The doors slid shut before the Baudelaires could argue any further, and indeed the children never argued with either unpleasant female again. In a moment, the elevator arrived at the third story, and Sunny raised her voice so that she could be heard by anyone, treacherous or noble, in the hallway.
“Fire!” she cried. “Use stairs. Do not use elevator!”
“Sunny Baudelaire?” Mr. Poe called, recognizing the child’s voice. The banker was facing the entirely wrong direction, and holding a white handkerchief up to his black blindfold. “Don’t add the false reporting of fire to your list of crimes! You’re already guilty of contempt of court, and perhaps murder!”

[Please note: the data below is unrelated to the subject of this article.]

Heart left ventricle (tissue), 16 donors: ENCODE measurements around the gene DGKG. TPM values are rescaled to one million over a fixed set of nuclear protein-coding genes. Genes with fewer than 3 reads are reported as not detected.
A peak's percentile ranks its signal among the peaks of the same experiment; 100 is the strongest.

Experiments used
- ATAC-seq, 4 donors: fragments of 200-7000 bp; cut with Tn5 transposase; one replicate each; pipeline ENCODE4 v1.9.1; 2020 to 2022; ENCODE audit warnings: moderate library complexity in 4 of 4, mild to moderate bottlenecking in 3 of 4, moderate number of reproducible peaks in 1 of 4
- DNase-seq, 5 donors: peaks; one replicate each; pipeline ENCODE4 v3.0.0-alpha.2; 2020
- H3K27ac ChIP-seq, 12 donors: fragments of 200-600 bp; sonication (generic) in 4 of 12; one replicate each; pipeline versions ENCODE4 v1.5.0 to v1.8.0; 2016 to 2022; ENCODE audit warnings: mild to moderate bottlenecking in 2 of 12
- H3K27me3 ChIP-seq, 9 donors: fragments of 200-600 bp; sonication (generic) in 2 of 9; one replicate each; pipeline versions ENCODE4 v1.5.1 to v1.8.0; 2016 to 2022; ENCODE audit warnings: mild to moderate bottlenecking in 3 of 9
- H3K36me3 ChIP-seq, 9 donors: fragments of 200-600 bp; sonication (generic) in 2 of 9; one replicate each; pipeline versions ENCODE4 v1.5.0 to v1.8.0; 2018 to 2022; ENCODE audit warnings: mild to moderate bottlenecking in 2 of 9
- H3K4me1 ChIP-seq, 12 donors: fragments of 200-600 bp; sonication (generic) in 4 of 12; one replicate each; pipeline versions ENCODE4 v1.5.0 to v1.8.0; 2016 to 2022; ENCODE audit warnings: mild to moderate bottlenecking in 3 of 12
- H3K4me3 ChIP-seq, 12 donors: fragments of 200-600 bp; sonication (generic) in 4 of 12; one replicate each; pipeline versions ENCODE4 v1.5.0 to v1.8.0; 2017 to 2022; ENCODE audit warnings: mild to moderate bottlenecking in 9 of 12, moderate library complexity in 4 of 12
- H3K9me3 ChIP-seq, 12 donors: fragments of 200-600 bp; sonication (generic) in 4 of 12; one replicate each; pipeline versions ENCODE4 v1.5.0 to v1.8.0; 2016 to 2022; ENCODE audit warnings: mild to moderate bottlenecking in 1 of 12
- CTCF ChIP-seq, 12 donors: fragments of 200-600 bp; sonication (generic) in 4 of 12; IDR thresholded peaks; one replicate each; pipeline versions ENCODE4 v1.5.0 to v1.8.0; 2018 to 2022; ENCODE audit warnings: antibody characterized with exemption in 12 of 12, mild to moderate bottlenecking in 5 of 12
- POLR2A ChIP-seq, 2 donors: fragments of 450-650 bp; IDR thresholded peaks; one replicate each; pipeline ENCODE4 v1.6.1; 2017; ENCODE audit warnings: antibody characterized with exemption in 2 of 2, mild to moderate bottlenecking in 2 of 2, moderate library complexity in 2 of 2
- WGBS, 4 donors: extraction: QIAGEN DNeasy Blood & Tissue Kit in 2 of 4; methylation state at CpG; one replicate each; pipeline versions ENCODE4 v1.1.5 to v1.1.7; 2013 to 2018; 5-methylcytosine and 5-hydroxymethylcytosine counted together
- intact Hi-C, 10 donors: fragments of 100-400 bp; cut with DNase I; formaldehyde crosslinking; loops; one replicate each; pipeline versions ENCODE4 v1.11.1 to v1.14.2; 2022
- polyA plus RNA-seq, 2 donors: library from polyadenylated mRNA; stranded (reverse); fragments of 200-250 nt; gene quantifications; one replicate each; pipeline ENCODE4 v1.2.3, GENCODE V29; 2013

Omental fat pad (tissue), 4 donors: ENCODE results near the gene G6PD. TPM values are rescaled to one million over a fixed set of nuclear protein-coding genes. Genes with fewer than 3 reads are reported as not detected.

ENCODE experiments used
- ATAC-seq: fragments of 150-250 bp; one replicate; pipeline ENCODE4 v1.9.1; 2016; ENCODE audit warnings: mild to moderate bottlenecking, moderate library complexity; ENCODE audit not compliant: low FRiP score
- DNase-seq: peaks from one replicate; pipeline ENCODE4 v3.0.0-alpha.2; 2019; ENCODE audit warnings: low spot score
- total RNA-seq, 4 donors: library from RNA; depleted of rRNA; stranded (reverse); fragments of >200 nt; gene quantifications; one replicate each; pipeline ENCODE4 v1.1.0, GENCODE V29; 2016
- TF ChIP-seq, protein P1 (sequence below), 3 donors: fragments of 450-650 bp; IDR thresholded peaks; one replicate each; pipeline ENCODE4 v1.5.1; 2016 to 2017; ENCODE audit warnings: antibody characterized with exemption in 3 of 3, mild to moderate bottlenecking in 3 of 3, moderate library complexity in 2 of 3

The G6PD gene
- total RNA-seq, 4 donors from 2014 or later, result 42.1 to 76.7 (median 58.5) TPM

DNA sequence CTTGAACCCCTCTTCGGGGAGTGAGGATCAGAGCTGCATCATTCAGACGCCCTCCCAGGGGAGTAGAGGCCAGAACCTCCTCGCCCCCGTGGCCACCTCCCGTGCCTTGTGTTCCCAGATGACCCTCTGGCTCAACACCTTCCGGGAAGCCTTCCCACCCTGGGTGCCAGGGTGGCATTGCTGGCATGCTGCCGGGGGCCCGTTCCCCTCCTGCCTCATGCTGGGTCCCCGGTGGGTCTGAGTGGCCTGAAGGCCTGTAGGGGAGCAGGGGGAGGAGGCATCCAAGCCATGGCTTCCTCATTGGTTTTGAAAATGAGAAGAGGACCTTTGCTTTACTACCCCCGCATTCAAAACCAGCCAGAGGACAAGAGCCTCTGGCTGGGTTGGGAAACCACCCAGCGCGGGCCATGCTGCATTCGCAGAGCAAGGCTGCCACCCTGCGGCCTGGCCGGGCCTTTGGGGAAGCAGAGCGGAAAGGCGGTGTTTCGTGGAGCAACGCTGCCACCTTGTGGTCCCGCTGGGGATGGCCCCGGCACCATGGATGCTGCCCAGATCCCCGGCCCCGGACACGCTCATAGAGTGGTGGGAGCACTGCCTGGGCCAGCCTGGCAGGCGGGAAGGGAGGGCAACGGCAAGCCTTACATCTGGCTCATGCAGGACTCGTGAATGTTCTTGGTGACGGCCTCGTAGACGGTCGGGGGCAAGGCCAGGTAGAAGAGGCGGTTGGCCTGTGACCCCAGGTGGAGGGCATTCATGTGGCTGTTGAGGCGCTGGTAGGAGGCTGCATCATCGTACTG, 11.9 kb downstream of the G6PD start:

“It’s not false!” Justice Strauss exclaimed. “There really is a fire, Mr. Poe! Leave this hotel!”
“I can’t leave,” Mr. Poe replied, coughing into his handkerchief. “I’m still in charge of the Baudelaires’ affairs, and their parents’ fort—”